Clearly, he was intent on making a connection. I recalled the elephant whisperer’s words about such an encounter with another huge bull elephant he called Mnumzane: “He was absolutely calm and I sat in the vehicle, my heart beating loud,” he confessed. Anthony knew that an angry elephant could easily overturn a vehicle with his massive head. Such power was probably on the minds of my two frightened fellow passengers, standing together in the aisle of the vehicle.
“Sowa! Sowa!” they called out, using the Swahili word we’d learned to tell a driver to move on.
“Please don’t leave,” I pleaded, asking him, “Have other elephants come right up to the vehicle?”
The driver, who was also our guide, said, “It is rare. But if so, then to cross the road.”
This elephant’s ears were not flaring in anger. His trunk was not raised high nor was he angrily trumpeting. And he certainly wasn’t charging. His was a slow, steady pace. Gazing into that approaching elephant’s eyes, another observation of Anthony’s came back to me:
“I felt as though I was in the presence of an old friend. This was what intrigued me: the emotions that I experienced when I was with [the elephants]. For it seemed to be their emotions, not mine. They determined the emotional tone of any encounter.”
Yes! As he made his way along an invisible line leading straight to me, that calm transferred over. How can I put this? We “recognized” each other. There was a moment when a part of me exchanged places with a part of him. With our eyes locked on each other, we were cementing a link through time, communicating without words—the elephant via the ultra-low frequencies or rumblings perhaps, that humans can’t hear, but can only intuit. Me, via vibrations or telepathy, I suppose. I was feeling and intuiting all of this at warp speed, of course. Does it make sense to say that in those moments there was absolutely nothing separate about us? We were one.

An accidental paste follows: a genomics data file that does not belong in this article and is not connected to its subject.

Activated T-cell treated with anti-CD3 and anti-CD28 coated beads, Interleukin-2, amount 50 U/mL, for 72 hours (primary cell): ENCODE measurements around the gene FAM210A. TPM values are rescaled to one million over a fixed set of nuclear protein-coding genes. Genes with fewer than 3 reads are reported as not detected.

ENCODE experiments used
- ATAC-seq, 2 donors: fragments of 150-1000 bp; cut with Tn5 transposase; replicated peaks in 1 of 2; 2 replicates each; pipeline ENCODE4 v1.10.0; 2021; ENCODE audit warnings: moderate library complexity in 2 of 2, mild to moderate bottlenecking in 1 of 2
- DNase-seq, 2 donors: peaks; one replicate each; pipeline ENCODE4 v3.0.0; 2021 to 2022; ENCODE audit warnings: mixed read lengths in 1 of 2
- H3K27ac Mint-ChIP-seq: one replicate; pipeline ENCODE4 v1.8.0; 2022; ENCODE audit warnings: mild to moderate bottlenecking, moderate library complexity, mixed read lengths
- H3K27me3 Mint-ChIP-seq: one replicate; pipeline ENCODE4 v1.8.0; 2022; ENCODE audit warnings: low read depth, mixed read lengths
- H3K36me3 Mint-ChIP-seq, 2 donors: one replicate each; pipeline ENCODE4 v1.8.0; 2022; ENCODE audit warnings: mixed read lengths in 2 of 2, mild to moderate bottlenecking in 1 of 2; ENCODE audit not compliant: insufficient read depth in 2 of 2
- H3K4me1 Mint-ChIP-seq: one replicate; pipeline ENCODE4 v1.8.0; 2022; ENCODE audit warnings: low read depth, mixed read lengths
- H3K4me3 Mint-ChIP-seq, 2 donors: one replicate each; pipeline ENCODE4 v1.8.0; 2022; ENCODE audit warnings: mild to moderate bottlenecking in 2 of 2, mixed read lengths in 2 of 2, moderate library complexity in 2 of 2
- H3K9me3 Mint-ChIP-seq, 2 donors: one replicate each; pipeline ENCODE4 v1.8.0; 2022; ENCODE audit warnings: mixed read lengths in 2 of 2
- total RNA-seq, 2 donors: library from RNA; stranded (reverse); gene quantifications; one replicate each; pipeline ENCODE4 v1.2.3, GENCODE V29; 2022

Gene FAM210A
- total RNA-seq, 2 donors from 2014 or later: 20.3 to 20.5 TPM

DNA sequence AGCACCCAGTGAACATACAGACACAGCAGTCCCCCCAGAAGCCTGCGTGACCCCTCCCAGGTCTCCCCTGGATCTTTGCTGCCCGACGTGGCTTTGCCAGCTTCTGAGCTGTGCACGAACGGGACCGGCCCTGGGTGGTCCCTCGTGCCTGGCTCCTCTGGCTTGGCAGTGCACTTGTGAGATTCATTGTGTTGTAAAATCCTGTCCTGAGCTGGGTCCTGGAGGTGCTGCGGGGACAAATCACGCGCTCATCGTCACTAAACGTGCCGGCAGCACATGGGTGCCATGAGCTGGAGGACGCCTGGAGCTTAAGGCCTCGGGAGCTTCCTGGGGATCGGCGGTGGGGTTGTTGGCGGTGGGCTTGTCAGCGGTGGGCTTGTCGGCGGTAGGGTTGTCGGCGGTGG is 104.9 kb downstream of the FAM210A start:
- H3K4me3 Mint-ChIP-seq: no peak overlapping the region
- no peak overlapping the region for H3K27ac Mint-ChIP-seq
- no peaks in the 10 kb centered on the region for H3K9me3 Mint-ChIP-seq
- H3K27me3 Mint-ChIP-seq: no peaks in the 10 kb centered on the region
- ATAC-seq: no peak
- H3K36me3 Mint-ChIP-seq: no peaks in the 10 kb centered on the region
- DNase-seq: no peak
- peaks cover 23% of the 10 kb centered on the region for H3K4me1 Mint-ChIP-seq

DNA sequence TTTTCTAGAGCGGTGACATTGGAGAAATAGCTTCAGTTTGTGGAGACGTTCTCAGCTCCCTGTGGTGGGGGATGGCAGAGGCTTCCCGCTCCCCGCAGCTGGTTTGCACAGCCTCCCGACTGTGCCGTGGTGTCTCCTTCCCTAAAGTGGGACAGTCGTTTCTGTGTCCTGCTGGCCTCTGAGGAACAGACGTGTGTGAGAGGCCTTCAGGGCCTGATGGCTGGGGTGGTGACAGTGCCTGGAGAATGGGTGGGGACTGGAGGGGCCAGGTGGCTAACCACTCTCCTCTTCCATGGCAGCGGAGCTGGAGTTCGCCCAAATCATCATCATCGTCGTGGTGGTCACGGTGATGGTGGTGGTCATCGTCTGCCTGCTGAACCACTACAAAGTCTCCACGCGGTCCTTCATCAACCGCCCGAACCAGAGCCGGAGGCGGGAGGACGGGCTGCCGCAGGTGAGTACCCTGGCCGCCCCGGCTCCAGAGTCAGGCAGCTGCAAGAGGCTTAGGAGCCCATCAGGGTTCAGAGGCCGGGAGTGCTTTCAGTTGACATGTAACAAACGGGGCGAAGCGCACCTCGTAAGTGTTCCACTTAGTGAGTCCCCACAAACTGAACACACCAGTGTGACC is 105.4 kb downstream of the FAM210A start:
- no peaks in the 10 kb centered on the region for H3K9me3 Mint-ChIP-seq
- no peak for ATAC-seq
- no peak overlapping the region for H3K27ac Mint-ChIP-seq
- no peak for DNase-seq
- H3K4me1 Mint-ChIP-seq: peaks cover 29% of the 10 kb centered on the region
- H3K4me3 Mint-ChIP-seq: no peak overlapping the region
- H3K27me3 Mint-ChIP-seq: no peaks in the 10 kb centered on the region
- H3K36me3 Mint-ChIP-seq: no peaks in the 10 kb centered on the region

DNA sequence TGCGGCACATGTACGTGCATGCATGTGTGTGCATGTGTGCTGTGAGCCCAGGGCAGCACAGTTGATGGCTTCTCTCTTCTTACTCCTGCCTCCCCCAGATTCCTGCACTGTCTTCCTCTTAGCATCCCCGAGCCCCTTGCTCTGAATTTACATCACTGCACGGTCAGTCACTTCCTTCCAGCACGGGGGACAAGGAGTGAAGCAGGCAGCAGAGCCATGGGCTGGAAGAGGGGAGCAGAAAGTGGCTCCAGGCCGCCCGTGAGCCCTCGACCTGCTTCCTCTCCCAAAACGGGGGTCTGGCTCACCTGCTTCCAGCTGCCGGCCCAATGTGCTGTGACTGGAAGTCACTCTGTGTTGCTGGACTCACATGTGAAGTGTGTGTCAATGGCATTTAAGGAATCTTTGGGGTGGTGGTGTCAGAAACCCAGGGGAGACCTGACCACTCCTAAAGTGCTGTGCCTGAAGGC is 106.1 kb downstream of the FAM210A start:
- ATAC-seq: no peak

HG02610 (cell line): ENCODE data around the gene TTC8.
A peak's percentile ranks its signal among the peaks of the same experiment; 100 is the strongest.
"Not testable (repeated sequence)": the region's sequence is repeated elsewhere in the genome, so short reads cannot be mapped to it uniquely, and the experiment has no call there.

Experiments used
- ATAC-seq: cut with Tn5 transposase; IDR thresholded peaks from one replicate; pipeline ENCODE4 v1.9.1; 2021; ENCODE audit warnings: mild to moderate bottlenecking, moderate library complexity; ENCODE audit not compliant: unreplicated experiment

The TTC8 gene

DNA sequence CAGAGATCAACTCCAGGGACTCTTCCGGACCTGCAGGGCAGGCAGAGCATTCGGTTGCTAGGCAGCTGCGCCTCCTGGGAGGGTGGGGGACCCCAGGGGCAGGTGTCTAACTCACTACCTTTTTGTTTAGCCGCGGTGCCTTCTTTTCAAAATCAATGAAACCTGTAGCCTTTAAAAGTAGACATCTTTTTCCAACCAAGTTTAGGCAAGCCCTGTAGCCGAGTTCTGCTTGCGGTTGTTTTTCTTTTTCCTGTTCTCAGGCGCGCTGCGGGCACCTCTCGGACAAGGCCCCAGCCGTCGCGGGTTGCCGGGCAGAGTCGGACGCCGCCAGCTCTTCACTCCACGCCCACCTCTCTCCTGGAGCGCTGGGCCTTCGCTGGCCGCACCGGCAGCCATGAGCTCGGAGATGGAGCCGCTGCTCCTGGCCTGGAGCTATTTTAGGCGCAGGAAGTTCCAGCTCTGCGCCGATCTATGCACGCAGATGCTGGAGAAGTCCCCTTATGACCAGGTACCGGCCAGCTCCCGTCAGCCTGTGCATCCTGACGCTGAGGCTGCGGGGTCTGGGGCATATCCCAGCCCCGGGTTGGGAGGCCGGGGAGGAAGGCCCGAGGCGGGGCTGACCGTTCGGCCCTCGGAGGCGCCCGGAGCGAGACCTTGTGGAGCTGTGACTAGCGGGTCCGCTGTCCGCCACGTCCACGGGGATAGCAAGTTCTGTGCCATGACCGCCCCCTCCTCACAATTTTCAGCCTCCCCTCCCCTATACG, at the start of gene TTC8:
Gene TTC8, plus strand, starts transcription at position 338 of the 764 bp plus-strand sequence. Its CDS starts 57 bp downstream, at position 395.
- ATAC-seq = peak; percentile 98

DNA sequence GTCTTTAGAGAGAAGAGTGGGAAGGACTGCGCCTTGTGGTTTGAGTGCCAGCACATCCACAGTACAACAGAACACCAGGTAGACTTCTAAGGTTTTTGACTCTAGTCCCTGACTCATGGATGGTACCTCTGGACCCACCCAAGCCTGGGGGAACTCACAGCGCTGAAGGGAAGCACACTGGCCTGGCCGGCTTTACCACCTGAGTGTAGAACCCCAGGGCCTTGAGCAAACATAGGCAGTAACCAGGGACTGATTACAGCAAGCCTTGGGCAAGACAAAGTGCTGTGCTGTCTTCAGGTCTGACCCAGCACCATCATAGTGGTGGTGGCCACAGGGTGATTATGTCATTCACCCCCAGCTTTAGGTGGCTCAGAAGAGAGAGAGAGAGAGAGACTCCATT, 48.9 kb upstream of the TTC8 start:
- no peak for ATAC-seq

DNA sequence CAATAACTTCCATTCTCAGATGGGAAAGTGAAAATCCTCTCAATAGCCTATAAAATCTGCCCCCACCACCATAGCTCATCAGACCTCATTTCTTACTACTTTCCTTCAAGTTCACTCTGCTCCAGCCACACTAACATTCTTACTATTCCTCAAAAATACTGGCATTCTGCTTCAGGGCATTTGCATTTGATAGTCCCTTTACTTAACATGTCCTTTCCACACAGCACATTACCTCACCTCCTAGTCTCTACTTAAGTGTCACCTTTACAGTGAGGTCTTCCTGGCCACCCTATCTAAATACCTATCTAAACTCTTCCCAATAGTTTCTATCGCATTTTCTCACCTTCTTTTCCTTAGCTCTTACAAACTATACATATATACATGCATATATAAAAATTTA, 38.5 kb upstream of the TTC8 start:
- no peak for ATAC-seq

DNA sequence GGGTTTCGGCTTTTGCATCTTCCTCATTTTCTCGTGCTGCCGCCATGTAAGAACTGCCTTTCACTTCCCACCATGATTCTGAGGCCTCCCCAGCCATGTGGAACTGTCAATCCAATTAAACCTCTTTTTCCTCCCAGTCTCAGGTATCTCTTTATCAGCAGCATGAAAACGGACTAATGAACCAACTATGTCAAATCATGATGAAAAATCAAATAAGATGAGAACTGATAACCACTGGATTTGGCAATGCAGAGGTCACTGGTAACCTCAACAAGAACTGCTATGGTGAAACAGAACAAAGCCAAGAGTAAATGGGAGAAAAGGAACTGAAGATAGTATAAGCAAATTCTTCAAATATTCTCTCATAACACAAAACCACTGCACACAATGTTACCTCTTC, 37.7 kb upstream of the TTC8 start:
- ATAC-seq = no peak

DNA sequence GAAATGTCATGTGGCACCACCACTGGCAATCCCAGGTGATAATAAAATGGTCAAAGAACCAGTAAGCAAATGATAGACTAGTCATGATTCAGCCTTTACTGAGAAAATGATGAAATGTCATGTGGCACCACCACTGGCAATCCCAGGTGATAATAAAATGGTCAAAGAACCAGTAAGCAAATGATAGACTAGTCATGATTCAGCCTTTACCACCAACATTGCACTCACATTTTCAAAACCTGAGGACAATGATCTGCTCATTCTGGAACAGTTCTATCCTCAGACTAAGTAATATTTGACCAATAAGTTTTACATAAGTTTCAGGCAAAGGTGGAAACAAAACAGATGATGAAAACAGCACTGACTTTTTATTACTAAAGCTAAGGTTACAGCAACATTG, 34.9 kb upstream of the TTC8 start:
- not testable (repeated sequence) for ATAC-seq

Meanwhile, my two friends were in panic mode. “Sowa! Move! Hurry! Now!” they shouted.
And the driver, as he’s trained to do, drove slowly away, as disappointed, perhaps, as I was that a truly memorable moment could not have become a magical one as well. Nevertheless, I was awed, exhilarated.
Back at camp, the guide pointed out a group of elephants not far from an open tank of water behind our row of tents. Now his job was to keep the clever pachyderms from drinking the water needed to maintain the camp. “They hate noise,” he said, so he and other guides would make loud sounds to keep them away. In the middle of the night, a male voice just beyond the tent awakened me. Had the elephants come closer? Was someone talking loudly to deter them? I listened more closely.
It was a very familiar voice—actually coming from within the tent and only a few feet away— via a podcast still playing on the iPad of my tent-mate who had fallen asleep. Wayne Dyer, a renowned author and speaker in the fields of self-development and spiritual growth, was talking about Taoist teachings. “I am that!” he kept repeating, emphasizing that each of us is a part of everyone and everything else.
What was the probability of a spiritual teacher, who crossed over three years ago, showing up, nonetheless, in the middle of the African continent to underscore for me that important understanding? It was exactly what I’d experienced with the elephant only hours before! In the dark, I laughed out loud, loving the divine synchronicity of this second unexpected awakening.